The US Attorney for the Middle District of Florida said, "The espionage charge in this case is especially serious because it related to the allied defense of Central Europe including the use of tactical nuclear weapons and military communications." The three-count indictment of Rondeau charged that he conspired with Conrad, Ramsay, and others to "copy, steal, photograph, and videotape" documents and sell them to Hungary and Czechoslovakia. The indictment did not specify what amount of money he may have received. On 28 March 1994, Rondeau pleaded guilty to espionage. In June, 1994, Rondeau, along with Sgt. JEFFERY EUGENE GREGORY, another member of the espionage ring, was sentenced by a military court to 18 years in prison.

Houston Chronicle, 23 Oct 1992, "US Soldier Is Charged With Spying"
Atlanta Constitution, 23 Oct 1992, "Soldier Accused of Selling NATO Plans to Communists"


1991 - ALBERT T. SOMBOLAY, a specialist 4th class with the Army artillery, pleaded guilty in July 1991 to espionage and aiding the enemy. He was tried by military judge in Baumholder, Germany, and sentenced to confinement at hard labor for 34 years, reduction to E-1, forfeiture of all pay and allowances, and dishonorable discharge.

Sombolay was born in Zaire, Africa. He became a US citizen in 1978 and entered the Army in 1985 as a cannon crewman. In December 1990, assigned to the 8th Infantry Division in Baumholder, Germany, he contacted the Iraqi and Jordanian embassies to volunteer his services in support of the "Arab cause." To the Jordanian Embassy in Brussels he passed information on US troop readiness and promised more information to include videotapes of US equipment and positions in Saudi Arabia. He told the Jordanians that he would be deployed to Saudi Arabia and could provide them useful information. To the Iraqi Embassy in Bonn, Germany, he offered the same services, but the embassy did not respond.

On 29 December, Sombolay's unit was deployed to Saudi Arabia, as part of Desert Shield, without him. Still in Germany, Sombolay continued to contact the Iraqis and provided a Jordanian representative several items of chemical warfare equipment (chemical suit, boots, gloves, and decontamination gear). His activity was discovered by US Army Military Intelligence. After Sombolay's arrest in March 1991, he admitted to providing DESERT SHIELD deployment information, military identification cards, and chemical protection equipment to Jordanian officials. His motivation was money.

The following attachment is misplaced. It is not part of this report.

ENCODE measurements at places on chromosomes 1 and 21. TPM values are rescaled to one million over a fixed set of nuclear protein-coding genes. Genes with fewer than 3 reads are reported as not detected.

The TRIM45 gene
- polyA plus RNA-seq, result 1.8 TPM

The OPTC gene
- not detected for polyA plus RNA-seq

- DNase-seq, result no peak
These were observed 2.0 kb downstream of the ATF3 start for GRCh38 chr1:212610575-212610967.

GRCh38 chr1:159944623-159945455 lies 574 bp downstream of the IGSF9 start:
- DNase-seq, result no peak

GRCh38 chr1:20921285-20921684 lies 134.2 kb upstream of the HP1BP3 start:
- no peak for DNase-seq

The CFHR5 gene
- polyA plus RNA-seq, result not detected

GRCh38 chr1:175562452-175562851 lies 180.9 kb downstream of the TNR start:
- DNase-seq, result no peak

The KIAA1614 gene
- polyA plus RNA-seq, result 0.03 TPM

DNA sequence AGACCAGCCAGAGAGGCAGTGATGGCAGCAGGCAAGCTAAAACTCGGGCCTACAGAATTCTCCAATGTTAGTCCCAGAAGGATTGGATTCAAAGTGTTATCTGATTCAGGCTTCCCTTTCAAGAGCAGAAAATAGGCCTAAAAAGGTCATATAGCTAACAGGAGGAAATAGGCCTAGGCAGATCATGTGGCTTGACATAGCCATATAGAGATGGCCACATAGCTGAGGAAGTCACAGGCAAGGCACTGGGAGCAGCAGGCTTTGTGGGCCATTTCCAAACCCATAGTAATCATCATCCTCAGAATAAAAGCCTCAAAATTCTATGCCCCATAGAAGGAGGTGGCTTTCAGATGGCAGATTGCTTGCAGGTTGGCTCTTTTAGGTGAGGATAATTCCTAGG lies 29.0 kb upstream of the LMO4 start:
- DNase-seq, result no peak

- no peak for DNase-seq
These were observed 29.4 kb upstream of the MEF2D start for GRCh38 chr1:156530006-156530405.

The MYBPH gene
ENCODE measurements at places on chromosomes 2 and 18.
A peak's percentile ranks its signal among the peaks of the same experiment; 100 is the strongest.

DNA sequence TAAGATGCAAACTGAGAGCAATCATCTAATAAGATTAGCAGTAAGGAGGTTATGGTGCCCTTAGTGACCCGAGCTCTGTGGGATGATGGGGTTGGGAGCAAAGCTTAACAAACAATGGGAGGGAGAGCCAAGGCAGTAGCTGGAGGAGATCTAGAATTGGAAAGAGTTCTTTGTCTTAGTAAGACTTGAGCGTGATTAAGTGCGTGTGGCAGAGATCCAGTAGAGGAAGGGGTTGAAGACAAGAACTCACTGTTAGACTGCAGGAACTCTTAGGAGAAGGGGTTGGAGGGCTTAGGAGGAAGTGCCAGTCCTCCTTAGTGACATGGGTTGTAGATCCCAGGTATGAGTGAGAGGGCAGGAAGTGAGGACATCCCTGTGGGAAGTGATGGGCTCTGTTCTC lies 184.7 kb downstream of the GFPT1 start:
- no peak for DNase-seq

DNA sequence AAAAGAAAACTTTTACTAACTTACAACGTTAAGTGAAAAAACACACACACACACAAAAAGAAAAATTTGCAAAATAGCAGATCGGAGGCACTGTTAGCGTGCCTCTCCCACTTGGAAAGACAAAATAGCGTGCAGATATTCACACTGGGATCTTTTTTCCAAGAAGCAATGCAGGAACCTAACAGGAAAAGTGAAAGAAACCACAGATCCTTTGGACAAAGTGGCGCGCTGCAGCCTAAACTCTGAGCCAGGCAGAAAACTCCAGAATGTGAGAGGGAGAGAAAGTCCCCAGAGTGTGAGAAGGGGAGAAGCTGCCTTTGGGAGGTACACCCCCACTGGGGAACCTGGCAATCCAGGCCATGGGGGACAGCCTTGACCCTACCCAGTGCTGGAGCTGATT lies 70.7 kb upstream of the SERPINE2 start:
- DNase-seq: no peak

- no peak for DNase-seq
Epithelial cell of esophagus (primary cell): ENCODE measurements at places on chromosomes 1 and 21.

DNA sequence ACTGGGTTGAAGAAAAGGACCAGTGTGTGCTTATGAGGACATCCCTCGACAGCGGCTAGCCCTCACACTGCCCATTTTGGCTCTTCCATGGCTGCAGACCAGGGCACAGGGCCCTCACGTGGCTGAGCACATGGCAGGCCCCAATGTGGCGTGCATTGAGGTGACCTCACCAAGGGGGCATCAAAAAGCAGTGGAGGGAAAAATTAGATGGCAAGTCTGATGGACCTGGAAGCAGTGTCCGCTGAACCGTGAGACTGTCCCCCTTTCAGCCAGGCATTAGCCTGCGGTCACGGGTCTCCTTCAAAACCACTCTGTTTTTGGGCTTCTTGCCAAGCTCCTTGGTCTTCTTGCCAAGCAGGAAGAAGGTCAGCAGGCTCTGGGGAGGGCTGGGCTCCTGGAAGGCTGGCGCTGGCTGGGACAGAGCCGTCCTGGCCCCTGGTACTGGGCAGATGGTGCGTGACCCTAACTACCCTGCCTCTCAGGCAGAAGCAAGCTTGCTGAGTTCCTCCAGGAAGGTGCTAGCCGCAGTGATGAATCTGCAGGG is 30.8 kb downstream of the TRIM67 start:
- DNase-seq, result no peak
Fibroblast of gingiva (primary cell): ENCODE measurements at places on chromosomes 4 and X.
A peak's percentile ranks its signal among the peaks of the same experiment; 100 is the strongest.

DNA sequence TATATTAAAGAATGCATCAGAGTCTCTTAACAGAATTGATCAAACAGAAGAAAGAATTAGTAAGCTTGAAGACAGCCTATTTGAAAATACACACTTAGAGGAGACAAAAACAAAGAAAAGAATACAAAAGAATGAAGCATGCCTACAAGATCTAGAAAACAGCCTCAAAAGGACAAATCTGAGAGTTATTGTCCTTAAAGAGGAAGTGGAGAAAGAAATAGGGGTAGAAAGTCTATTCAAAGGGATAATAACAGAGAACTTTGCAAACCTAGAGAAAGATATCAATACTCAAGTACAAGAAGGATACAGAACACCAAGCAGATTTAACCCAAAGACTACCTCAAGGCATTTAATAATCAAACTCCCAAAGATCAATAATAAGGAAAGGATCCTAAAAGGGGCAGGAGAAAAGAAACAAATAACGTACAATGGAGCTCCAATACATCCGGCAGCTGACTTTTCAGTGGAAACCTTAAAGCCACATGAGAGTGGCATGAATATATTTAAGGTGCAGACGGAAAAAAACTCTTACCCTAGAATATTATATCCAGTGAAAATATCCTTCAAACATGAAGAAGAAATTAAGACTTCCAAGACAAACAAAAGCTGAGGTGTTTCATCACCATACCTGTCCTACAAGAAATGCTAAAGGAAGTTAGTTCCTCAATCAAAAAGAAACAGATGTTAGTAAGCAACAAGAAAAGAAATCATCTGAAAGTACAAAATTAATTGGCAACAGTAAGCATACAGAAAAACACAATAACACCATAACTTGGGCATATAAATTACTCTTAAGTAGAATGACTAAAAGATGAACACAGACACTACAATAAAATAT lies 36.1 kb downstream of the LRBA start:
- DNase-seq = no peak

Cincinnati Post, 7 Dec 1991, "Anatomy of a Spy"
Huntsville Times, 4 Dec 1991, "Army Spy Sentenced to 34 Years"


1990 - RODERICK JAMES RAMSAY, a former US Army sergeant, was arrested in Tampa, Florida, on 7 June and charged with conspiracy to commit espionage. Ramsay joined the Army in 1981 and was transferred to West Germany in June 1983 where he was recruited by then-Army Sgt. Clyde Lee Conrad. (Conrad was sentenced to life imprisonment in May 1990 for treason.)

Ramsay received $20,000 for selling military secrets that could have caused the collapse of NATO—Top Secret plans for the defense of Central Europe, location and use of NATO tactical nuclear weapons, and the ability of NATO's military communications—that were passed to Hungary and Czechoslovakia. An FBI official said, "It's one of the most serious breaches ever—it's unprecedented what went over to the other side. The ability to defend ourselves is neutralized because they have all our plans." Ramsay initially used a 35-millimeter camera to photograph classified documents, but then switched to more effective videotape. He reportedly recorded a total of about 45 hours of videotape.

Ramsay is said to have a high IQ, is multilingual, and has the "ability to recall minute details, facts and figures from hundreds of volumes of documents." The FBI described him as "brilliant, but erratic." In West Germany he worked as a clerk-typist in the 8th Infantry Division. When arrested he was unemployed, living sometimes at his mother's house and sometimes in his car.

In September 1991 he pleaded guilty and agreed to cooperate with prosecutors. On 28 August 1992 he was sentenced to 36 years in prison. The sentence reflects his cooperation with investigators. According to the FBI, this case was the most extensive espionage investigation in the history of the FBI and considered to be the largest US espionage conspiracy case in modern history.

Los Angeles Times, 9 Jun 1990, "Alleged Spy Called Brilliant, Erratic"
Washington Times
, 29 Aug 1992 "Spying Sergeant Gets 36 Years"
Security Awareness Bulletin
1-97, "Profile of A Spy"